Native Son – September, 2009
A cloud of rain lilies (Cooperia drummondii) along Hwy 180 West.
All photos by Steven Chamblee.
Rain Lilies and Devil’s Claw
Well, the rains did come, the air cooled off a bit, and the fall equinox was celebrated with primal drumming at several places around Parker County — my house being one. Traditional fall blooms have begun to dot the roadsides — goldenrod, gayfeather, sumac, etc. — which inspired me to hit the road again.
As I buzzed down 180 West to Clark Gardens the other day to give a little chat on herbs, my eyeballs almost popped right out of my head. Right there in the median, surrounded by a sea of asphalt, was the most glorious patch of rain lilies I’ve ever seen. (Yes, I featured these little cuties in e-gardens last summer, but I couldn’t resist sliding in a photo here.) Rain lily (Cooperia drummondii) bulbs lie dormant in the soil until triggered into bloom by summer rains. Then pure-white, inch-wide blossoms rocket up out of the ground (often in a single day) to perch proudly atop foot-tall flower stalks. Well, the rain came by the bucketful and so did the blooms, creating a veritable blanket of blossoms right in the middle of the road. I did appreciate the patience of the other drivers while I took the photo … several of whom honked repeatedly to show their support of my endeavor.
Before I forget … Saturday, Oct. 3 … 7:30 a.m. to 9 p.m…. Clark Gardens Fall Festival. Bands, activities, garden lectures, food and fun. Check out www.clarkgardens.com (Happenings) for more info. (I’m checking out the rock band, “Elixir,” at 9:30 a.m.)
Devil’s claw flower
On the way back, I stopped by some railroad tracks to see the progress of a small patch of Devil’s claw (Proboscidea louisianica). I like this plant because almost no one knows what it is, yet just about every Texan is familiar with it. Oxymoron? Read on.
Devil’s claw starts out as a short but rather stout plant (about 2 to 3 feet tall) with relatively large leaves (up to 6 inches long and wide). It pops a few inch-long, pink-tinged, white blooms out the top of the plant that superficially look like individual foxglove flowers, but devil’s claw is actually more closely related to Sesamum, the tropical plant that produces those famous sesame seeds. While I photographed these blooms a few months ago (so you could see the progression of the flower), I took the opportunity to pluck, crush, and smell the leaves. “Lawd-a-mercy!” as my grandmother used to say. Try as I may, I cannot accurately describe the odor with words. (Even those eloquent, brainy boys at BRIT were reduced to describing it simply as “…ill-scented….”) The best I can conjure up is “a delightful combination of the scents arising from rancid feta cheese and a moldy hair-clog in the P-trap below the bathroom sink.”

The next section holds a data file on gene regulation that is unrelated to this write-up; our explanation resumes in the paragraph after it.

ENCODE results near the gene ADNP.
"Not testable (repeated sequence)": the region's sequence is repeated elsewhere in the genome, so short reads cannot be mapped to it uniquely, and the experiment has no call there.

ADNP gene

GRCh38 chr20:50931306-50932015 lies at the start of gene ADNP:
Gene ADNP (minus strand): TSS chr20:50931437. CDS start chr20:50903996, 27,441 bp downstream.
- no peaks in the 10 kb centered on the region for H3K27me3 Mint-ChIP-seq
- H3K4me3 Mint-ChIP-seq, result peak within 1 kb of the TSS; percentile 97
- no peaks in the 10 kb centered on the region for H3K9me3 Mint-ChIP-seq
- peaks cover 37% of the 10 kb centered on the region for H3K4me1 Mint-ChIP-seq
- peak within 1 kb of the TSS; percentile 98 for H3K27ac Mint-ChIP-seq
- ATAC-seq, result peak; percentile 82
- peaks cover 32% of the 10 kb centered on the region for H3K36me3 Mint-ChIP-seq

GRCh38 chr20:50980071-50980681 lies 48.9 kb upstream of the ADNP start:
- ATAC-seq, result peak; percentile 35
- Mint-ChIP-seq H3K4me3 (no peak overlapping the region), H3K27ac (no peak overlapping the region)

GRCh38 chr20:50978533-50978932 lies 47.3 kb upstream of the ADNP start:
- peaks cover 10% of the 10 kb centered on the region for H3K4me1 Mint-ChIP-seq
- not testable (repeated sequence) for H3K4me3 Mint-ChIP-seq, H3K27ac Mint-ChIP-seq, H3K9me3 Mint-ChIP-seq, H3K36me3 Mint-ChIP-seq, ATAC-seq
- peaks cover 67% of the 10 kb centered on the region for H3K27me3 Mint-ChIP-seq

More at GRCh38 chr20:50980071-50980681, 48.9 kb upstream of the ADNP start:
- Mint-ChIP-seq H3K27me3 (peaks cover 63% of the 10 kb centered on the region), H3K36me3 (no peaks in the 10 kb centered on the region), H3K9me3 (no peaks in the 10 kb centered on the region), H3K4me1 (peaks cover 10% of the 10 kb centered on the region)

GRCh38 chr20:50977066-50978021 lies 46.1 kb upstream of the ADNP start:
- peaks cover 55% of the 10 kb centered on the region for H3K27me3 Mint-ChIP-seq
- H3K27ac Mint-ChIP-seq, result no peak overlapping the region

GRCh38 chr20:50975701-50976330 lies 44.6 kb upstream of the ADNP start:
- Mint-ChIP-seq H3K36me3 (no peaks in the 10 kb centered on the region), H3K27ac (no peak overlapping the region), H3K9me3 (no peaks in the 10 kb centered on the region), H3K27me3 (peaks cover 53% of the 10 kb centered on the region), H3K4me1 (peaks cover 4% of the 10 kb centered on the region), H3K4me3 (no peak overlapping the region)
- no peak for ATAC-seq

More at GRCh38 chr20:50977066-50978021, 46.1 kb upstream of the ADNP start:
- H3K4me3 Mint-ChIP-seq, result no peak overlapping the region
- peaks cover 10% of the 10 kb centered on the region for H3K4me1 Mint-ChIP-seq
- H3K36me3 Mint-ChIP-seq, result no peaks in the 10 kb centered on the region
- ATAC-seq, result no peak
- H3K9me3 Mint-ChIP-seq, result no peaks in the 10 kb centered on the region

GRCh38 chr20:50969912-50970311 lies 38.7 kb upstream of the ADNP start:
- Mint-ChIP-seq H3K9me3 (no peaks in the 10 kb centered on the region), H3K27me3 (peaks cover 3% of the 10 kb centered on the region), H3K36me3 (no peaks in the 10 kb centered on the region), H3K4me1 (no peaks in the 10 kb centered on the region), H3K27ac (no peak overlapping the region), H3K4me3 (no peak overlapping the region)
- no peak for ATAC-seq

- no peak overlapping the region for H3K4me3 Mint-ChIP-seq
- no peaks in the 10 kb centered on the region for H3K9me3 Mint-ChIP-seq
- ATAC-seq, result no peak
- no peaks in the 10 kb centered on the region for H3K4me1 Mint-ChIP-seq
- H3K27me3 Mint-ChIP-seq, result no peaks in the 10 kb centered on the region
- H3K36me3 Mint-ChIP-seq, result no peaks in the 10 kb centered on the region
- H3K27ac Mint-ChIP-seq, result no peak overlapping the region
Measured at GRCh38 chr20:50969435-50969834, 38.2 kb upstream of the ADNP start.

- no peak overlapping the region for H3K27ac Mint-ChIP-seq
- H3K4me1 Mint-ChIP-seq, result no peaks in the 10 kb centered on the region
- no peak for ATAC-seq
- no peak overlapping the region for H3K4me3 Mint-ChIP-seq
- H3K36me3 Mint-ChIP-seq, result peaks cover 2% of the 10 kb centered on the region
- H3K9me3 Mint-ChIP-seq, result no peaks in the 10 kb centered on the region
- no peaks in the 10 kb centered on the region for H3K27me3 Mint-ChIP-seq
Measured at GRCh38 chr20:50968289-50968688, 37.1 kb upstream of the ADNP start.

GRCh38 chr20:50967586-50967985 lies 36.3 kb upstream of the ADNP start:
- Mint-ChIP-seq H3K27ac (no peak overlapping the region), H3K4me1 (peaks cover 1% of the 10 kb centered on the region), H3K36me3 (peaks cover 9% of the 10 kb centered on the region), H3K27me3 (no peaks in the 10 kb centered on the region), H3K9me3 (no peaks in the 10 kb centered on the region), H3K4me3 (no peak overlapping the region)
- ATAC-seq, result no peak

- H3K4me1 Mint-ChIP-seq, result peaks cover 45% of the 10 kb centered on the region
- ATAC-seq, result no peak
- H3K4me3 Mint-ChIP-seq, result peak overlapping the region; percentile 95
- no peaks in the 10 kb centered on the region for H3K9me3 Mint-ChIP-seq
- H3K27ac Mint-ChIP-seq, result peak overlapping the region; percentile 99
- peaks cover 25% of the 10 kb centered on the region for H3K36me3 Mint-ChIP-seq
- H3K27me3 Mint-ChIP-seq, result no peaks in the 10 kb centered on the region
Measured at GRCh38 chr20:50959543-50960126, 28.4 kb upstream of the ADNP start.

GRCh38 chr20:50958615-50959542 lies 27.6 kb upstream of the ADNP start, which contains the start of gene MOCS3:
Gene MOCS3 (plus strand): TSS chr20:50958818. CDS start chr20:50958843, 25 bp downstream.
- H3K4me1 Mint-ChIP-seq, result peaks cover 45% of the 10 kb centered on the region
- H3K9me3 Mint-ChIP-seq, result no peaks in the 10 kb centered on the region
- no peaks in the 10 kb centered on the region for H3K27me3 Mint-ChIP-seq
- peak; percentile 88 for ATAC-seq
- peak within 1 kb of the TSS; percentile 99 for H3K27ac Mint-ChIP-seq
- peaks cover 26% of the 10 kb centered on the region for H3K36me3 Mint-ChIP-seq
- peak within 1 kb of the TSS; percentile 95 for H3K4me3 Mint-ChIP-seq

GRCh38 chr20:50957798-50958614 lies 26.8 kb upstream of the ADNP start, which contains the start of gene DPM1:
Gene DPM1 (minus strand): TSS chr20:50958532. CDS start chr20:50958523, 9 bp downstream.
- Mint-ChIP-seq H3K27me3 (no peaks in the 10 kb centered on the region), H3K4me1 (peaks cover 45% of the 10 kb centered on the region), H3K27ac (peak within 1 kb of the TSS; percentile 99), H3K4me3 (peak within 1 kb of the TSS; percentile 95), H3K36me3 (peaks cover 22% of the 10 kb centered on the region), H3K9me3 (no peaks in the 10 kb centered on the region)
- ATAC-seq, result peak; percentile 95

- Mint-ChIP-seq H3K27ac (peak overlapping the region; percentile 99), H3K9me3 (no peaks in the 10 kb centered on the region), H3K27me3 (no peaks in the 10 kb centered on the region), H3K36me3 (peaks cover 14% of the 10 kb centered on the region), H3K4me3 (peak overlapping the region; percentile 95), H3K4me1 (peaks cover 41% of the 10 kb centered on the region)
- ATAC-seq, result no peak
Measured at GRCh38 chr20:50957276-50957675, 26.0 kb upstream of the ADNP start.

Devil’s claw fruit.
Anyway … these flowers grow into these strangely shaped, green fruits that adorn the plant in autumn. (I’ve heard some folks pickle ‘em when they’re small, but I haven’t tried them.) After frost, the whole plant dies, as annuals are apt to do, and dries out. That’s when the magic happens. The weird fruits are technically called dehiscent capsules, the dehiscent part meaning that they will split apart by themselves. They do so “longways” in a straight line, along a special structure called a suture. At this point, the two long, skinny parts of the capsule will curl upwards, resulting in a V-shaped, very strong, almost woody, dried capsule tipped with very sharp points that are particularly adept at snagging animal fur. When deer, bison, sheep, cattle or, sometimes, unfortunate dogs catch this capsule in their fur, it holds fast. Biologically, this is to disperse the seed as the animal travels. Realistically, the blasted thing burrows into you like a little demon and is almost impossible to remove without suffering additional and substantial pain — as I personally found out while prairie hiking one winter. (Hint: Be patient … do NOT “yank it off like a Band-Aid.”)
“So, Steven, why is everyone familiar with it?”
Well, friends, clever crafters have made a lot of money with these strange and devilish capsules. With a small rock, two plastic eyes, and a dab of hot glue, devil’s claw is easily transformed into that quintessential icon of roadside kitsch, the ever-popular “Texas Mosquito.”
To quote the late, great Paul Harvey, “And that, folks, is the rest of the story.”
About the author: Steven Chamblee is the chief horticulturist for Chandor Gardens in Weatherford and a regular contributor to Neil Sperry’s GARDENS magazine and e-gardens newsletter. Steven adds these invitations:
Plan your visit to historic Chandor Gardens now. We have made lots of changes this past year, so if you haven’t seen Chandor Gardens lately, you just haven’t seen Chandor Gardens! We’ve got heirloom color plants, waterfalls, fountains, sculpture, grottoes, a labyrinth, and more. You can go to the website (www.chandorgardens.com) for a preview and call 817-613-1700 for reservations and more information. Combine your Chandor trip with a visit to nearby Clark Gardens for a full day of blooms and beauty.
A little help from my friends…. I still need some destinations for my Texas road trips! If you would like me to speak to your garden club or group, just shoot me an e-mail at email@example.com to make arrangements. I’m inexpensive and low maintenance, and you know I love to go just about anywhere, so let me know. No city too big; no town too small. As long as it has a Farm to Market road nearby, I’m in.